She examined me doubtfully.  “What’s your name?”

            “Chen Hsi-wei.”

            “No!  The author of ‘Yellow Moon at Lake Weishan’?”

            I nodded.  “I’m flattered you know it.”

            “But it’s one of my favorite poems!”  She paused, looked up at the sky, and prettily recited, Weishan lies cool and still as a forgotten bowl of tea.  I’d heard that was written by a peasant who travels all over making straw sandals, but I didn’t believe it.”

            I opened my bag, took out my sample sandals and a small scroll with my most recent poem on it.  She took the scroll, read it and smiled.

            As I’d hoped, I was invited to dinner.  I spent the rest of the afternoon in the marketplace learning more about Wuyan and its landlord.  The peasants were not only angry about the death of Xiang and the expropriation of their pigs but also the sending away of young Zihan, whom they liked and regarded as one of their own.

            Chan Yuxian presided at the table.  He was a fat man whose sour expression sweetened whenever he looked at his young wife, which he did from minute to minute.  The first wife, Lan, a heavyset woman of about forty, sat like a statue of the Buddha, if not as serenely then as quietly.  She was a model of self-restraint, giving no sign of resenting either the presence of Liling or the absence of Zihan.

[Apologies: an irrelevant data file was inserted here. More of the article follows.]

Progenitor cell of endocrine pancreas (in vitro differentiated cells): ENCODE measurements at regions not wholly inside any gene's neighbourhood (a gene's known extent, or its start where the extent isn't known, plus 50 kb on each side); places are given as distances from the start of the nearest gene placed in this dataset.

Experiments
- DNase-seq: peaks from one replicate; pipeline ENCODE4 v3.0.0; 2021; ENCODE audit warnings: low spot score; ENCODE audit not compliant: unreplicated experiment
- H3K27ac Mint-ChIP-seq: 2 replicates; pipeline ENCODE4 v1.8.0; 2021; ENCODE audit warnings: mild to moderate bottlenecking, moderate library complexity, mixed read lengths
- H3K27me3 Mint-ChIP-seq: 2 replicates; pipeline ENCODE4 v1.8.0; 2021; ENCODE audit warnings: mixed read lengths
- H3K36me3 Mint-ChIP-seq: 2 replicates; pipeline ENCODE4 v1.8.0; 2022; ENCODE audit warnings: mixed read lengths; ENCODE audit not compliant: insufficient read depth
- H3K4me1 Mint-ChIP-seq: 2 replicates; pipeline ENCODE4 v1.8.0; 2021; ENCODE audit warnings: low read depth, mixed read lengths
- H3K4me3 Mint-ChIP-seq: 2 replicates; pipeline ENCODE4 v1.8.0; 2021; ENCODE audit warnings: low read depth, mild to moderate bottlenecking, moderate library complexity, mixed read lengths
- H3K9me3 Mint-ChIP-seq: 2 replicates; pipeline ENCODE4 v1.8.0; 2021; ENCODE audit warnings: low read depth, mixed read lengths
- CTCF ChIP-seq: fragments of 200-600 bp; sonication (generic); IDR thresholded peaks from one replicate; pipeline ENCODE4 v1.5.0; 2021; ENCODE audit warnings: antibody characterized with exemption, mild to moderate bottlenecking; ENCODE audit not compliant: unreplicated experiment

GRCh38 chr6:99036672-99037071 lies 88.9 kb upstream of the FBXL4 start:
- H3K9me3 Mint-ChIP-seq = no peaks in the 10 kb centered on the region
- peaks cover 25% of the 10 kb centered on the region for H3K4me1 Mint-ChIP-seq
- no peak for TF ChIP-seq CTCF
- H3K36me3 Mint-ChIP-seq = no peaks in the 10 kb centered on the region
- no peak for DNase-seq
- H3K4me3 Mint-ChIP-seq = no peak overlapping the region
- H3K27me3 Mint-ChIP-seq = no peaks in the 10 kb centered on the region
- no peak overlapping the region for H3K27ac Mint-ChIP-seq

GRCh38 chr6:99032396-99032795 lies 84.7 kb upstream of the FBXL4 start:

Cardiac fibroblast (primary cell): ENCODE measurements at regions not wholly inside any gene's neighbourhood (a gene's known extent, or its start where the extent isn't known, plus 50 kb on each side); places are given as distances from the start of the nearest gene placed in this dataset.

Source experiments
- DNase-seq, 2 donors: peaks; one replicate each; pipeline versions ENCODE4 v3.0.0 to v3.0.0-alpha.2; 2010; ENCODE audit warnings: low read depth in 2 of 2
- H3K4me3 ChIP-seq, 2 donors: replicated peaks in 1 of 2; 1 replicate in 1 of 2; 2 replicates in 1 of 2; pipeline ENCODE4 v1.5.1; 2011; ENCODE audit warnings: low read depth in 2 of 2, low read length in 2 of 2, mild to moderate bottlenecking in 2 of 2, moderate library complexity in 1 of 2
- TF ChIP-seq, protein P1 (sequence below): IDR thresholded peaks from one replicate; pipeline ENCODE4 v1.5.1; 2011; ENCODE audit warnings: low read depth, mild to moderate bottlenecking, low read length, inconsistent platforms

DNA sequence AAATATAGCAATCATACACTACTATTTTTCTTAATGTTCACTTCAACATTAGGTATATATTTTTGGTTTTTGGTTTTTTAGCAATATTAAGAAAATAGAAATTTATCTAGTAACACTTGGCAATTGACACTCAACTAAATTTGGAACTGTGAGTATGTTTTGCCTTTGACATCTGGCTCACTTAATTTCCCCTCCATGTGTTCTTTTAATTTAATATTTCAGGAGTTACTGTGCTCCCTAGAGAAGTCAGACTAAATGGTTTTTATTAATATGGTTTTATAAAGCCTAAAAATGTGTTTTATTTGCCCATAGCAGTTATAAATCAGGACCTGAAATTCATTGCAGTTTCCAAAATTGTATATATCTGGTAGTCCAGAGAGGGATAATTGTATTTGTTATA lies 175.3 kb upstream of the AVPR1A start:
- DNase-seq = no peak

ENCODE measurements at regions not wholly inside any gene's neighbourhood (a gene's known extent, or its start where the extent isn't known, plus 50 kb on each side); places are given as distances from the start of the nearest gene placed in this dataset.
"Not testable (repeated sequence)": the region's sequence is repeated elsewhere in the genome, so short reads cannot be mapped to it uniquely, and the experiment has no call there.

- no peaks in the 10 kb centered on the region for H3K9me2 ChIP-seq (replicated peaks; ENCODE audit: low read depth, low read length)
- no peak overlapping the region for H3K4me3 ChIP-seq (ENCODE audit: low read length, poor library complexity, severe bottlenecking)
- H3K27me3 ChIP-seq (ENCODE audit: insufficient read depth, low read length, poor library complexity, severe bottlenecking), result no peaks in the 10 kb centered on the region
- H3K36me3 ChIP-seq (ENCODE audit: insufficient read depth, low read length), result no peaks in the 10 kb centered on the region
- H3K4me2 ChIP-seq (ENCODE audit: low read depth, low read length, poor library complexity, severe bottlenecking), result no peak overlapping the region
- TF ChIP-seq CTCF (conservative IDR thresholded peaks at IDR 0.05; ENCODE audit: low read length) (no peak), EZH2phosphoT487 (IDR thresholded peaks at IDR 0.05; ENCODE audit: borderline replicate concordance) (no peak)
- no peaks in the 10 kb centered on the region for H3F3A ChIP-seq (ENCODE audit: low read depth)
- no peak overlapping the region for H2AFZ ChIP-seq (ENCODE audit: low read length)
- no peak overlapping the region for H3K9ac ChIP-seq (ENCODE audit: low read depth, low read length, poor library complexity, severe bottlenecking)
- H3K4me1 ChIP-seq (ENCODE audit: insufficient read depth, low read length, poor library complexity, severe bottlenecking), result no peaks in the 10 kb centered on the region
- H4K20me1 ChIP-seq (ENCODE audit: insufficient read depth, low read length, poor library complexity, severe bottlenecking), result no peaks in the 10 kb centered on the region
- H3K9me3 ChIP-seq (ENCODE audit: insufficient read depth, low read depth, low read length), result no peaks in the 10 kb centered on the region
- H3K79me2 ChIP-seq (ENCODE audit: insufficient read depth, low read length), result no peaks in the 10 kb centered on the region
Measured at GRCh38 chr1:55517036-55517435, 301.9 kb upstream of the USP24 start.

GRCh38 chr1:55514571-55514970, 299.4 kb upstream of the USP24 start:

The table talk was almost entirely a dialogue between me and an excited Liling.  The young woman recalled that one of my poems was read to her when she was little.

            “It was the one people call ‘Mai-ling’s Good Idea’.  Could you recite some of it for me?”

            I said I couldn’t recall it well and so she rattled off some verses.

            Her husband beamed as if she’d just levitated or cooked a perfect duck.

            After her recitation, Liling said, “I was fond of poems and stories from the first.”

            I asked if she had also liked the fables written for the instruction of children.

            She shook her head.  “No.  I didn’t care for most of them just because of their morals.  Always respect your elders.  Don’t give up what you’ve got to get something you don’t.  Fire makes a good friend but he’s a terrible enemy.  Ugh.  But I did like the ones that were clever and didn’t try to teach me anything, like the one about the tiger and the fox.”